Secrecy shrouds selection of most major book awards

The Argument

Unlike the Pulitzer and National competitions, the Critics Circle is open about its tumultuous judging process.

October 14, 2001|By Steve Weinberg | Steve Weinberg,Special to the Sun

Every year -- as an author, book reviewer and avid pleasure reader -- I reflect upon the decisions of judges who select the best books of the previous season. Why in the world did the judges in the biography category of the Pulitzer Prize select Biography A over Biography W? I muse. I read both, and I thought W was so much better researched and written. Why did the National Book Award judges choose Novel D over Novel M? I ask myself. I found D nearly unreadable.

I could stop at the easy answer: Tastes differ. Or, as my widely read mother says, "That's what makes horse races." Yet the easy answer answers nothing. At best, the contest administration might publish a statement from the judges containing boilerplate praise for the winner. But nothing is said about why so many other seemingly worthy books in each category ended up as also-rans. So, all year long, I remain puzzled.

There is a better way. It is called disclosure. I will not suggest that Congress federalize book contest judging by approving a law to force full explanations from each contest administration. But I will call out, now and in the future, for publication of the judges' deliberations.

I have a model in mind. It is not perfect, but it is an excellent start. The model is the National Book Critics Circle annual contest.

I can take no credit for devising it. It was in place when I started serving as a National Book Critics Circle contest judge in 1993 after being elected to the 24-member board of directors.

Some background: The Critics Circle award is considered the third most prestigious general book prize in the United States, after the Pulitzer and the National Book Award. Authors and publishers cannot "enter" their books in the traditional meaning of that term. Instead, the 24 directors and the rest of the Critics Circle -- roughly 500 dues-paying members -- remain vigilant all year long, reading books, then deciding whether any of them are worth suggesting as potential winners.

The winners in five categories (fiction, general nonfiction, biography / autobiography, criticism, poetry) receive no money. They do, however, attend an awards presentation in New York City during March, receive national publicity and -- frequently -- increased marketing attention from their publishers.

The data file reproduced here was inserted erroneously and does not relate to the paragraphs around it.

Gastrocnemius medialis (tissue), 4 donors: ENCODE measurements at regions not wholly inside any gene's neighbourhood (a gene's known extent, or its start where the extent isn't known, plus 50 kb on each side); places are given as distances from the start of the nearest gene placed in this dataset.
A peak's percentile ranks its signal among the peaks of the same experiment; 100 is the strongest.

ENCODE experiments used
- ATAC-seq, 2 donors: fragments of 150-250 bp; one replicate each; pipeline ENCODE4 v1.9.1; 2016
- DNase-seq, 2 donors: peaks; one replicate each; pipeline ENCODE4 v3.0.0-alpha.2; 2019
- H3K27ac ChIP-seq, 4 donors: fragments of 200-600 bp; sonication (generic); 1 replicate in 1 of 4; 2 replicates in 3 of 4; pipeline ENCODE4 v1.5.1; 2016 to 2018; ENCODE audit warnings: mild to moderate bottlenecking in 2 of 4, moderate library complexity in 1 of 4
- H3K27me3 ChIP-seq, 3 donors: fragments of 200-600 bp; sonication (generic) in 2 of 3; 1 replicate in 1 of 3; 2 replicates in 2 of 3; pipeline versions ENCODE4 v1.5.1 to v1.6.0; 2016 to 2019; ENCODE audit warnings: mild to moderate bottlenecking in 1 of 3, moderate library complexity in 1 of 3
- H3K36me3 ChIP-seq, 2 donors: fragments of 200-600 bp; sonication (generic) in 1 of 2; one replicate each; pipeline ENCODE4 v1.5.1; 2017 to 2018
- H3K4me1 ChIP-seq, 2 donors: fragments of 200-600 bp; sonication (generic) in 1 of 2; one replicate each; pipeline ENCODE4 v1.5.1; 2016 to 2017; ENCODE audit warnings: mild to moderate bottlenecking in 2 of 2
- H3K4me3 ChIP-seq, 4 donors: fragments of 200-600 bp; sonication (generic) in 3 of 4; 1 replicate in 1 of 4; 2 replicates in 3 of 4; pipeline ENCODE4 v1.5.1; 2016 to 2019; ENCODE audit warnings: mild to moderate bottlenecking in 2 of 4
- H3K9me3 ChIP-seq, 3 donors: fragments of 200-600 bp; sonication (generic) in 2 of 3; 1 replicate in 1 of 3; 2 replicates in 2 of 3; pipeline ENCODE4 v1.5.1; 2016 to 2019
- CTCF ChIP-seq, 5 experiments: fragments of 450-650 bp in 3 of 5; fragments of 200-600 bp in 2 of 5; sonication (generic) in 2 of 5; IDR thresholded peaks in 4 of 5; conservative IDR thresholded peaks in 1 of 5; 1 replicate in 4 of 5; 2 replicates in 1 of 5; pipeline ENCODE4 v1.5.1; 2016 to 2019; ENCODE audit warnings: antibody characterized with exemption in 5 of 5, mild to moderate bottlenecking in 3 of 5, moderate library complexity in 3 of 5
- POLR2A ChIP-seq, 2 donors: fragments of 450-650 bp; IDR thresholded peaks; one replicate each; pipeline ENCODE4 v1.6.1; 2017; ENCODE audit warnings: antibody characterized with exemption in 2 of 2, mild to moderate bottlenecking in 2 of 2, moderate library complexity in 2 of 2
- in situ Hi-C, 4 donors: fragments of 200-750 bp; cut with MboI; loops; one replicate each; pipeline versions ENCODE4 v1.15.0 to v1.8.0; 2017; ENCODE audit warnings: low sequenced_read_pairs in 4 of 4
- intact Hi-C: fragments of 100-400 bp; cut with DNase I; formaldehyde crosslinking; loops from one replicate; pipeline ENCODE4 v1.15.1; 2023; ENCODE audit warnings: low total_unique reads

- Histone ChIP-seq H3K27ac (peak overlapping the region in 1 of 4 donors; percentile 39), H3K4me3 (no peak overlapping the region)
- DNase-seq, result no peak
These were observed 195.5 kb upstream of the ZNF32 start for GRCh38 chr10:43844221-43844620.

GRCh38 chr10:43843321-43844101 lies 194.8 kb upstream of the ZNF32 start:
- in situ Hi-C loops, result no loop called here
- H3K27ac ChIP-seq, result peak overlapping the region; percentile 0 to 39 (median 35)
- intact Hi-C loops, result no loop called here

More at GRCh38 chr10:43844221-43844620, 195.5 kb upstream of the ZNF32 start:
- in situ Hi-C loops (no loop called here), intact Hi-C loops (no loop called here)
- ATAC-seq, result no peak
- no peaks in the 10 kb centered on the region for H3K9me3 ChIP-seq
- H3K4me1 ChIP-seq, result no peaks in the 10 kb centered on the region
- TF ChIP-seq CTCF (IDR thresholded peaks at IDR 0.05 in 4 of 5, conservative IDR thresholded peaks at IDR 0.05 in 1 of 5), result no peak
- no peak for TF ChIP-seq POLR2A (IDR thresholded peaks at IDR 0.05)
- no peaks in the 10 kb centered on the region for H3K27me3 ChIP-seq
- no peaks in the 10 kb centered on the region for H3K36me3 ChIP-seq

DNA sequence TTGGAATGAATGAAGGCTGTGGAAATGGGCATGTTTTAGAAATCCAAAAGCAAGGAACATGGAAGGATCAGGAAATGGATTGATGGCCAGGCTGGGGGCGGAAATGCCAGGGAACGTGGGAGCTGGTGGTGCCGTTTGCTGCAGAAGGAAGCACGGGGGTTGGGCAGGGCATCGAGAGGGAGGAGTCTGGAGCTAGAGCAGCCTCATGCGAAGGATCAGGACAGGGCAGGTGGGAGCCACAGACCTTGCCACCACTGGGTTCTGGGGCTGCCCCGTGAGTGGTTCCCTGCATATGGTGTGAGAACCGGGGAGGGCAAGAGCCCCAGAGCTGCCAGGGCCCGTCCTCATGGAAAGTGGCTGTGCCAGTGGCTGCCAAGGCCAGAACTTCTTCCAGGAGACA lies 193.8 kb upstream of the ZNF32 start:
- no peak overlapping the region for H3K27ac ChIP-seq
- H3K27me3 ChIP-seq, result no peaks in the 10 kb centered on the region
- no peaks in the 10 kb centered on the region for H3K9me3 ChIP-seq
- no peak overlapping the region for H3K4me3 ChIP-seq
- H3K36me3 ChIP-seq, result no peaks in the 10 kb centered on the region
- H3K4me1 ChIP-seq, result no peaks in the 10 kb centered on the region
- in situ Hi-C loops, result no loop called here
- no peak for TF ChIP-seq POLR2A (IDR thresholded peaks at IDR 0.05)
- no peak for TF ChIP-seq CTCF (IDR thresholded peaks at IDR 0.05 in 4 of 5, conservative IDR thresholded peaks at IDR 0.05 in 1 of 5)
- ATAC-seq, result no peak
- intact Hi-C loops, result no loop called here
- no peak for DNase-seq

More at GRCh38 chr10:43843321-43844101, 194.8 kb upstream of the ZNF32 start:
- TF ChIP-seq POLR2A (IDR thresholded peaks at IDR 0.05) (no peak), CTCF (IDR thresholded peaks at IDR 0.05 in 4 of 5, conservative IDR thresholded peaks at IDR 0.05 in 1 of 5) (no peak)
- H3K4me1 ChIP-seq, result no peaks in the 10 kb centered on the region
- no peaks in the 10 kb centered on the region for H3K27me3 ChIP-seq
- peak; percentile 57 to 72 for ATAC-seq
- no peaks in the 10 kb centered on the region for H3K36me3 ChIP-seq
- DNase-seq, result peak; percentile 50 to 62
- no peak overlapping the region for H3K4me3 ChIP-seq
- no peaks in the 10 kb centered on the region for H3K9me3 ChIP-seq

Now, here is the good part: The process of getting from thousands of potential winners to the winner is disclosed throughout the year. One member of the board is the central repository for suggestions in all five categories. Suggestions originate year-round from the individual board members (who split into five committees, with multiple committee membership allowed).

The rest of the membership, authors, publishers and anybody else who cares can contact any or all of the 24 board members to suggest titles for consideration. To actually make it onto a list in progress, however, at least one of the 24 board members must pronounce the book worthy.

The lists in progress for each category appear in the Critics Circle newsletter, which is published and mailed as needed throughout the year. There is information on the Critics Circle Web site as well (

In December, the full membership votes on which books in each category deserve finalist status. If a book receives at least 20 percent of the membership vote, it automatically becomes a finalist. (Such consensus at this stage has occurred, but is infrequent.)

In January, the board convenes. Members of each committee discuss the best books in that category, then listen to the rest of the board members who want to approve, dissent or mention entirely different titles in that category. Eventually, by written ballot, each committee completes the selection of five finalists in its category, then publicizes those finalists. Furthermore, the newsletter contains ballot-by-ballot deliberations from each category. That means even the authors eventually can learn how close they came to making the cut by reading the minutes in the National Book Critics Circle Journal, the group's newsletter.

In last year's fiction deliberations, to cite one example, Saul Bellow's novel Ravelstein ("incredibly moving," said one of the deliberators) received two votes in the first round. That was not enough for inclusion in the second round of balloting. Does Bellow want to know that? Does his publisher? Does anybody at all? I am unsure about anybody else, but I want to know.

As deliberations continued in the fiction category, the world now knows from the superb minutes kept by Linda Wolfe (a true-crime author who serves as a vice-president and secretary of the board), two novels excited the most passion: Philip Roth's The Human Stain and Michael Chabon's The Amazing Adventures of Kavalier and Clay.

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